Grounding Points Single or Multi?

Perhaps no electrical engineering concept is as unclear, unexplained and misunderstood as grounding. Many of these misunderstandings result from methodologies and practices that have floated around the building design industry for years. In fact, some of these grounding approaches are even direct opposites.

By Vincent Saturno and Rajan Battish, P.E., RTKL Assocs., Baltimore March 1, 2006

Perhaps no electrical engineering concept is as unclear, unexplained and misunderstood as grounding. Many of these misunderstandings result from methodologies and practices that have floated around the building design industry for years. In fact, some of these grounding approaches are even direct opposites.

But one argument that consistently arises among engineers is the issue of single-point vs. multi-point grounding—which is better? (For a general overview of grounding and why it is necessary, see “Ground Essentials,” p. 18).

Single-point grounding means exactly what its name implies. Electrical, telecommunications and IT systems are all grounded at a single point. In multi-point grounding , these systems are grounded at multiple points.


Figure 1 (p. 16) demonstrates a typical single-point grounding system, complete with power and telecommunications system grounds. The entire grounding network is taken back to building grounding at a common point. The main electrical ground bar (MEGB) is used as the hub of the grounding network to the building. The MEGB is bonded to the neutral bus of the switchgear, which in turn is bonded to the ground bus, cold water pipe, building steel, the switchgear enclosure and ground rod. This achieves zero reference (see “Grounding Essentials”) and puts the entire building grounding system at building potential.

There are several advantages to using this single-point design. For example, if a phase-to-ground fault occurs at a piece of equipment along the electrical distribution system, a relatively controlled low-impedance path is provided back to the source. The fault current has limited routes back to the source and does not have the opportunity to diverge to multiple paths, creating parallel circuits. If multiple paths were introduced, the fault current would divide itself among the paths based on the impedance of the circuits.

Single-point grounding also limits the ground loops that occur when more than one conductive path exists between two points. If the electrical equipment is not only bonded to ground bars, as in Figure 1, but to various building steel columns—if available—and if the grounding potential is different in the building due to an electrical storm, on a multi-point grounding system, noise could circulate, cause error in equipment operation and become difficult to isolate.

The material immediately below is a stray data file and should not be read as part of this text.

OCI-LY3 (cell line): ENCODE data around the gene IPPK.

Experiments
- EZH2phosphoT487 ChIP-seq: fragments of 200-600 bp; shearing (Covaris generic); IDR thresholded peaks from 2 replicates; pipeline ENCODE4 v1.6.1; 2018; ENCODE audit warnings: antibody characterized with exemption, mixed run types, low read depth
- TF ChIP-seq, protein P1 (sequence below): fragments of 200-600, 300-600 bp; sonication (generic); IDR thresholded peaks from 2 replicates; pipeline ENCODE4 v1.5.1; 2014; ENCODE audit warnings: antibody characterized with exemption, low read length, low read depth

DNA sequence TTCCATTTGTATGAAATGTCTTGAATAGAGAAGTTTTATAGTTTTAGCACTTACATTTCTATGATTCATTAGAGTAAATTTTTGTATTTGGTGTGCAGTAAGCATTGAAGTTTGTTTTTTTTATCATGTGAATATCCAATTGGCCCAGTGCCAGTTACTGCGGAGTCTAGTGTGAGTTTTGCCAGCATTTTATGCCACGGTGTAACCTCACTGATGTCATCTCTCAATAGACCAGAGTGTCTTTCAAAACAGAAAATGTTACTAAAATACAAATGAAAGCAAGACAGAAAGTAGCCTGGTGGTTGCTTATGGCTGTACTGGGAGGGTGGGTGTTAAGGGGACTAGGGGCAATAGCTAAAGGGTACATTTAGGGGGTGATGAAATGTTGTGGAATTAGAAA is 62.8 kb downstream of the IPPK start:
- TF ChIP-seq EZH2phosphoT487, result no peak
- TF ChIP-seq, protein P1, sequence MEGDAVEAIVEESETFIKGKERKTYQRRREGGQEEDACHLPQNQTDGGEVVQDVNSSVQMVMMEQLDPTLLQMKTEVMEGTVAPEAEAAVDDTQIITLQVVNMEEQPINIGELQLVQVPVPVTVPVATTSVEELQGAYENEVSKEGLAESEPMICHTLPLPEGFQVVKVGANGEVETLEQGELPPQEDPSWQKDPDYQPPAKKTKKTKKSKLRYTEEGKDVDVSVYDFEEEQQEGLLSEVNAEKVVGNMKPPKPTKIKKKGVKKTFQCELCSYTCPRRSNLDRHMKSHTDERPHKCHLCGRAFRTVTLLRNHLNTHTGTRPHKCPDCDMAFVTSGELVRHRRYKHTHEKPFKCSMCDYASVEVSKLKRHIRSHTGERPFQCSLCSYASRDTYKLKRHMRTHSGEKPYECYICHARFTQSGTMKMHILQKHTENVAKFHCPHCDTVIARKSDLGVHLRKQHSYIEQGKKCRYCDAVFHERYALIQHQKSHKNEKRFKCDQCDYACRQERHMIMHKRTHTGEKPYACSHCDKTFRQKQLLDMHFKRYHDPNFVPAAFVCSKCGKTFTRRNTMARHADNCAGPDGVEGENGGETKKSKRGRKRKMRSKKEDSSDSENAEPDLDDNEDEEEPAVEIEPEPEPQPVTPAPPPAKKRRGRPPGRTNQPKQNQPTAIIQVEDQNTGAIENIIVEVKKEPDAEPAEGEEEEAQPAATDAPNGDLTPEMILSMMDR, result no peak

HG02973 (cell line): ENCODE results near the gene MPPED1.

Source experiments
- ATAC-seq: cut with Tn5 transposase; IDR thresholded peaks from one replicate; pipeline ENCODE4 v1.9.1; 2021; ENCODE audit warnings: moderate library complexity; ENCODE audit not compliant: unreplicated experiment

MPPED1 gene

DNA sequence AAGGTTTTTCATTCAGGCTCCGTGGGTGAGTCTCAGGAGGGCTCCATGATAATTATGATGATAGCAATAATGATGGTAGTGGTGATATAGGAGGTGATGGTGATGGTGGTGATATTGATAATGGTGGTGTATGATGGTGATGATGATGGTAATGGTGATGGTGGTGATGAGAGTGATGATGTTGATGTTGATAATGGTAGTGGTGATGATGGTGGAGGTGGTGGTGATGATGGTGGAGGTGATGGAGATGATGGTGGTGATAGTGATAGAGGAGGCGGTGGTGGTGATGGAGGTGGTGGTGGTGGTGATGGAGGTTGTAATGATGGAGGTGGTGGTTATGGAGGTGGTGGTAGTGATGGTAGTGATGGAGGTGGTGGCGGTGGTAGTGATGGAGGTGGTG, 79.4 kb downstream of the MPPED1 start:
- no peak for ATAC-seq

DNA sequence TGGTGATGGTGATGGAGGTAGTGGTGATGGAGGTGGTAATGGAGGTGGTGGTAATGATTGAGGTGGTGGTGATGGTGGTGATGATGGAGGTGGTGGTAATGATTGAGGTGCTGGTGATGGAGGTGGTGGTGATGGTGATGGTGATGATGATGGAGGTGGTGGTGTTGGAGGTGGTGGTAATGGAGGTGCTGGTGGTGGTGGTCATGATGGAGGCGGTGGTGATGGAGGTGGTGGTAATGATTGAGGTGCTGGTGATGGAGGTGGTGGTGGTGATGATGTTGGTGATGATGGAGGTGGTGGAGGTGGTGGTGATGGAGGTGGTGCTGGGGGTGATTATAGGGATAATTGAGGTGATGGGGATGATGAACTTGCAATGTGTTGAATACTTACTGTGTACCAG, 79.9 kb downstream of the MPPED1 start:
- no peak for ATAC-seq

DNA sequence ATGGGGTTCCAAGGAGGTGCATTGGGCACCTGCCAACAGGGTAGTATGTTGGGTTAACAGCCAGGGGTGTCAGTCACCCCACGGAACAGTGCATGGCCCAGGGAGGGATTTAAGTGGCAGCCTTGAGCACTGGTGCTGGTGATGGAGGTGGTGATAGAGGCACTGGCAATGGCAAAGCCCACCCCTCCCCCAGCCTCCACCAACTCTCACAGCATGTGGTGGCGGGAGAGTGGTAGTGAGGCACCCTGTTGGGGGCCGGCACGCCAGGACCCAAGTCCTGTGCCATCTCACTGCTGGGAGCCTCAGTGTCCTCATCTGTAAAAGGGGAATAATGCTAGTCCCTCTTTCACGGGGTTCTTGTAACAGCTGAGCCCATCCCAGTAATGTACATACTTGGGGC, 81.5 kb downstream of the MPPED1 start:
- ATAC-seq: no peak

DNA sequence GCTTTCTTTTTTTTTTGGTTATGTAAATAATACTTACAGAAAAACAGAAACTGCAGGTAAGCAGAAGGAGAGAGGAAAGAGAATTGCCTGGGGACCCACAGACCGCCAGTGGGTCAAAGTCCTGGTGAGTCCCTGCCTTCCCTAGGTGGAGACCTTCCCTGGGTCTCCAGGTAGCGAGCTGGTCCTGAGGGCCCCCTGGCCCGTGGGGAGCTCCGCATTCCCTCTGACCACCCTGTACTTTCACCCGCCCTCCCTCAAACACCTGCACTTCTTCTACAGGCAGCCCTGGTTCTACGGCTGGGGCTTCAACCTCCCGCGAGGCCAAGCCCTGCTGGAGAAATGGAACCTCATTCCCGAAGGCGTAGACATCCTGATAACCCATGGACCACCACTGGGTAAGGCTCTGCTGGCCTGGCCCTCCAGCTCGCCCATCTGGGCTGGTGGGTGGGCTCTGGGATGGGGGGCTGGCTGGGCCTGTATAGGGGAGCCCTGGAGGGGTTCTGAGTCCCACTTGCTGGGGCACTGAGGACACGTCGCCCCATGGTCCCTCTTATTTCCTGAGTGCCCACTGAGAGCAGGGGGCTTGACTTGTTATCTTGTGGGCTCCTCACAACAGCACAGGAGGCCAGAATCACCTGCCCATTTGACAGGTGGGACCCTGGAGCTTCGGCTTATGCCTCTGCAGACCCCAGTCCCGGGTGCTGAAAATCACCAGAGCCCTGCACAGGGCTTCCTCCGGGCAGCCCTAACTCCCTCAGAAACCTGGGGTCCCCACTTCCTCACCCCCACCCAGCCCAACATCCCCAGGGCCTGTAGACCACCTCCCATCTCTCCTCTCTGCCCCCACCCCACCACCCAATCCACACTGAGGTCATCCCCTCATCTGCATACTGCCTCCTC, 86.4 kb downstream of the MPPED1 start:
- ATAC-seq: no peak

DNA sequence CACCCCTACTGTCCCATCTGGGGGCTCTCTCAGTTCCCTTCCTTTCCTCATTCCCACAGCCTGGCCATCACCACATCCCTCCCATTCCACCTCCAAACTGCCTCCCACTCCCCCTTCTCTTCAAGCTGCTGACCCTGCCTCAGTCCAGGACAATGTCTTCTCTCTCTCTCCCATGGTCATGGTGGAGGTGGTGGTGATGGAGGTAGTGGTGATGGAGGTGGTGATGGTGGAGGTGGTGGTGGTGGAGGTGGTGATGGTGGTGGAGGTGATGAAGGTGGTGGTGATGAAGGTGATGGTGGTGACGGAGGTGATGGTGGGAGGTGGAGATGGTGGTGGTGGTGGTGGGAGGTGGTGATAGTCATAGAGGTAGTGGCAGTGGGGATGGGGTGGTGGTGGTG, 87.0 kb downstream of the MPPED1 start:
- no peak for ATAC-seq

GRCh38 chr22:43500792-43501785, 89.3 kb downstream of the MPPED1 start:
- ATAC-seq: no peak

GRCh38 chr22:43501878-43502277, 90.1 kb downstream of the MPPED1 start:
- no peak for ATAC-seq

If power for IT equipment is served from a separately derived source independent of the building ground system, noise might be generated on the system. This is a form of common mode noise, in which the power-source ground is referenced to a different point from the equipment ground. These stray currents—in other words, noise—can find their way onto grounded equipment, thus energizing the equipment.

When Lightning Strikes

Another advantage of a single-point grounding system is its effectiveness at handling ground potential rises , which occur when a lightning storm passes over the building and causes electrical disruption. A lightning strike, or the elevation of a building’s potential due to an electrical storm, can cause rises and falls of potential in the building grounding system. When electrical components are grounded at different points, each point can have different potentials from other nearby points, thus establishing equipment at different potentials.

In this situation, a common ground reference is essential, and a single-point system provides a predictable grounding method. The overall potential will rise due to the lightning strike, but each component will have the same potential because they are electrically tied to the building at the same point. The components’ potential will uniformly rise and fall. This goes a long way in protecting electronic equipment from the effects of lightning, while keeping within NEC guidelines.

However, single-point grounding is not without its drawbacks. One disadvantage is that it relies on a common node—the MEGB—for a building grounding system. In these systems, particular concern must be given to properly made bonds between conductors and the bus, and correct installation of grounding conductors to minimize high frequency noise.